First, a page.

Why? Because everything that makes Europe (still) the world’s richest free region with the highest standards of living and the most sophisticated culture is downstream from geopolitical influence and hard power (or more precisely, its afterglow). This is the fundamental reality of Europe’s situation and the imperative of its destiny.

Very often, politicians as well as the wider public have it backwards.

They believe or hope that sorting out the open borders, the lack of competitiveness or the decaying European industrial base – i.e. the policy issues – are “all” that matters, and that everything else will fall into place. Europe’s power and influence on the world stage, its strategic posture, will just automatically follow this presumed ascendant curve once the “opposition” (particularly the right-wing challenger parties) drain the Brussels swamp and put the house in order.

But the world doesn’t wait for you to implement your reforms, even if you do get in a position to attempt it.

The link between foreign and domestic policy, especially at the scale of a multinational bloc like the EU, has been increasingly strong and consequential in the era of globalisation.

It works both ways.

External shocks – a war nearby, or a trade war with a big faraway country – can wreak havoc through the region’s economic model. Conversely, strategy and statecraft, applied with skill by leaders of genuine political ability and sound principles, can go a long way to shape Europe’s external relations and environment to its advantage, and to compensate internal weaknesses. 

None of this is remotely being discussed today by either side. The incumbent Brussels establishment – parties like Renew, EPP, Greens or SDP – are already heavily invested in the status quo “rules-based international order” perspective on Europe’s role in the world.

They have no desire and no capacity to think outside this outdated box. And they are prisoners of their own self-declared “values” whence they derive their legitimacy, but which were designed for an era that is now well and truly gone.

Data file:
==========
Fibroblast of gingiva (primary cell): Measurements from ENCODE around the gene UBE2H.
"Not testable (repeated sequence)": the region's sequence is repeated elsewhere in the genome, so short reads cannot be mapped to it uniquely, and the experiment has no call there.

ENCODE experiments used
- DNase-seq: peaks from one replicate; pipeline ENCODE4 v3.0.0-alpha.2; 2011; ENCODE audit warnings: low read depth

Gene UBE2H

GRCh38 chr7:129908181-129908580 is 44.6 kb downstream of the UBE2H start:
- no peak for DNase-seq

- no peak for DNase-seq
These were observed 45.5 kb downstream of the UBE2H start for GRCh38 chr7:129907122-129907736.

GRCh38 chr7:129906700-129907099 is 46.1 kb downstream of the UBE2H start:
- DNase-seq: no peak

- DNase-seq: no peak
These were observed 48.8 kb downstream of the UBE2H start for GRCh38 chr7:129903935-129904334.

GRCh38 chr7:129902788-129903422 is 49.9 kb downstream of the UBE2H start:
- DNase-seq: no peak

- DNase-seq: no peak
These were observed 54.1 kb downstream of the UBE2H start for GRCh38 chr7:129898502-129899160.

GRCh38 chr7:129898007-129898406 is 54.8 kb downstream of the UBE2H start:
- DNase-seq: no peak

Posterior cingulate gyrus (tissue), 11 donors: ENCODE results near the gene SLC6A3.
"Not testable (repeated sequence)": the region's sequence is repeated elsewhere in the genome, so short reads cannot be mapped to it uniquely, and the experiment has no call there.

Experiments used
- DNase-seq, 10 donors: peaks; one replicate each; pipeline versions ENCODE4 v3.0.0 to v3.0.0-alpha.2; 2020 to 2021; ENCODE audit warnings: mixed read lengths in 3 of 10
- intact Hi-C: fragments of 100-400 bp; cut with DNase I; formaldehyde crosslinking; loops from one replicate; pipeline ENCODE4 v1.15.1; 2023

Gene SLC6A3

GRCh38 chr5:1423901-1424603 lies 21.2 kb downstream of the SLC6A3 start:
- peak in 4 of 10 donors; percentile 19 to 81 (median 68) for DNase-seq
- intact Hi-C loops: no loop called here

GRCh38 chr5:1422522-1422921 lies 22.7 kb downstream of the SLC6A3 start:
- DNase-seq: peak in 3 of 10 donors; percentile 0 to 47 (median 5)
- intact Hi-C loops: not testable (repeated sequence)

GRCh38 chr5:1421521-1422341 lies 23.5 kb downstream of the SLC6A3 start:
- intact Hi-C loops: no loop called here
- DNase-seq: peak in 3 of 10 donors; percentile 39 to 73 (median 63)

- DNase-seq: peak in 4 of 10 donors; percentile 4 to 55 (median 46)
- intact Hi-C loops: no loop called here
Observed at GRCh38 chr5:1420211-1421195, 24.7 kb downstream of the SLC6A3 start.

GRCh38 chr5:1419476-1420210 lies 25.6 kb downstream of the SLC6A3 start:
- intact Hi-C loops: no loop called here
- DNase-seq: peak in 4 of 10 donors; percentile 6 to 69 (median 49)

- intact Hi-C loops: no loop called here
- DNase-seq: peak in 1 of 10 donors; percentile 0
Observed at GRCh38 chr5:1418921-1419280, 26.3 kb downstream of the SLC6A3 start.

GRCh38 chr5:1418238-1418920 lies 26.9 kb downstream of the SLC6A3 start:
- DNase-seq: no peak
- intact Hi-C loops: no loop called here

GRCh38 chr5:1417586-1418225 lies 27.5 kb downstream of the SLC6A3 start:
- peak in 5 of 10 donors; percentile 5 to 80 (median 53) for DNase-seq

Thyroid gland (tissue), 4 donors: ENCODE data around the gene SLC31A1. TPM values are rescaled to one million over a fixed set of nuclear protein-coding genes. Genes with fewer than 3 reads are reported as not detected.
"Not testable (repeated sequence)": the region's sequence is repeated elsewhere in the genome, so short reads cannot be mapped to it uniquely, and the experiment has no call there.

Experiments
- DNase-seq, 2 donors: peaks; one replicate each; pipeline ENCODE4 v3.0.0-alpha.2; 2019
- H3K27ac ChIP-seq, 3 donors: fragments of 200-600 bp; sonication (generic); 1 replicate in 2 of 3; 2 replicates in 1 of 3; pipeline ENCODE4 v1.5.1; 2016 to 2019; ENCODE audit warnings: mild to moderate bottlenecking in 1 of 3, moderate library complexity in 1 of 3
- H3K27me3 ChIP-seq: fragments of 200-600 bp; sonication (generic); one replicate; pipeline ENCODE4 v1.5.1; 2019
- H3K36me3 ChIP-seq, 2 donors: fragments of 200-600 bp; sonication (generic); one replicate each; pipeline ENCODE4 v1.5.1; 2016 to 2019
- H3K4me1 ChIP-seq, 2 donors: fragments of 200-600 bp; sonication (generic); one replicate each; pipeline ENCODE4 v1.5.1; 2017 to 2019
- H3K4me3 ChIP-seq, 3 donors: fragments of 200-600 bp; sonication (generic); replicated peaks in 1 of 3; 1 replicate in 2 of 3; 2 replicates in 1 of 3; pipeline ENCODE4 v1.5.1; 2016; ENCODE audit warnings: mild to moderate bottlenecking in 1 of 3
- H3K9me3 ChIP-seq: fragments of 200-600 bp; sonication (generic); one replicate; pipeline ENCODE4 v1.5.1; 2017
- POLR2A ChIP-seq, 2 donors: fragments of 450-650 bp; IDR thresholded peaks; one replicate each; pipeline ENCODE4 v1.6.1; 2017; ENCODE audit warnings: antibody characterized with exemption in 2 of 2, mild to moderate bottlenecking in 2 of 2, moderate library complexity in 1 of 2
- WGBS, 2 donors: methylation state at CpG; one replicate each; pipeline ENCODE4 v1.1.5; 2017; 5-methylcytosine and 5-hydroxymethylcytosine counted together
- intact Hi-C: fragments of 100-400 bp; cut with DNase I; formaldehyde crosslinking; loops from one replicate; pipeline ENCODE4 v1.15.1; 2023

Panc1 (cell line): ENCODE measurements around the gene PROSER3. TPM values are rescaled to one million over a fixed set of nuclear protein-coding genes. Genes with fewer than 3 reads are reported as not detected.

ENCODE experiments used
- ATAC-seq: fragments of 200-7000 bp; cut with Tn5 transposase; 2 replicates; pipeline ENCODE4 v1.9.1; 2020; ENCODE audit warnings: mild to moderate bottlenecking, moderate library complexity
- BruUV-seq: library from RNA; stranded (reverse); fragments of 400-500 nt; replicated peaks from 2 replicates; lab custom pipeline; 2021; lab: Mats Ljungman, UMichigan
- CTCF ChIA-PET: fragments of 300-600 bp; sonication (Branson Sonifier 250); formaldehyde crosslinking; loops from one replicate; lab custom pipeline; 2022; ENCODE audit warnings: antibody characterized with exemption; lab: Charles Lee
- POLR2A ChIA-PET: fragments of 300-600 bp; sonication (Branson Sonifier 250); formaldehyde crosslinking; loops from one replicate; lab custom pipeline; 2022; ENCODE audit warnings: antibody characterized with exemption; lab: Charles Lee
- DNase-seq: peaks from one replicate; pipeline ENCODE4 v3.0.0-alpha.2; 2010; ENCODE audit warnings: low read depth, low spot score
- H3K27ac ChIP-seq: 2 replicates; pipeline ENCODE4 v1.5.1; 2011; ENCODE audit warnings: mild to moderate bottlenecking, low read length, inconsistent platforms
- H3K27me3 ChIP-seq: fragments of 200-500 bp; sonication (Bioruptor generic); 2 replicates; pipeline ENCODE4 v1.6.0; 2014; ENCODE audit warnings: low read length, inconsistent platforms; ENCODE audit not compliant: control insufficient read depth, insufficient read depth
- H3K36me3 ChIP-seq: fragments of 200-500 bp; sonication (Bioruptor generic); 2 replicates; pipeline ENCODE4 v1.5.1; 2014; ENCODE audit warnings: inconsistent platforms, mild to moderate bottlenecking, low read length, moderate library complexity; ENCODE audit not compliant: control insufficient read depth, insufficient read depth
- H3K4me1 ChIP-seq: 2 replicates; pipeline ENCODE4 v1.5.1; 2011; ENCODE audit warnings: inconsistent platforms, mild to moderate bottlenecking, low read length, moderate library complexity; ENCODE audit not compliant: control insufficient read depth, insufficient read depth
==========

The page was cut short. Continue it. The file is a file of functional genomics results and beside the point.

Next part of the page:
On the other side, the motley right-wing “opposition” are constrained by their political situation as challengers and underdogs to devote the overwhelming share of their attention to the domestic political game. They have to prioritise the culture wars, the Green Deal and so on – the divisive issues where they can apply populist techniques in order to mobilise their voters.

So they do not tend to have well developed concepts for dealing with Europe’s external challenges. Many of them have also not actually been in government, so they lack the skills and experience within their ranks to project an image – let alone substance – on questions of statecraft. 

On this vitally important aspect of what should be their political offering – international and defence policy – it is not quite clear what we would be getting, either in terms of ideas or competency.

The serious questions that have national security implications are no trivial matter. It is hard to hand over the keys to these essential and sensitive areas of policy to parties which have not built up a credible cadre of experts and comprehensive policy positions to be able to handle them. 

Of course, this will probably not matter that much either way at this election, but it is something to be taken into account for the future. People might not consciously give much attention to these things in general, but the “mood music” around a party’s credentials when it comes to questions of statecraft and national security can make a difference in a tighter race.

Perhaps next time.

Gabriel Elefteriu is deputy director at the Council on Geostrategy in London and a fellow at Yorktown Institute in Washington, D.C.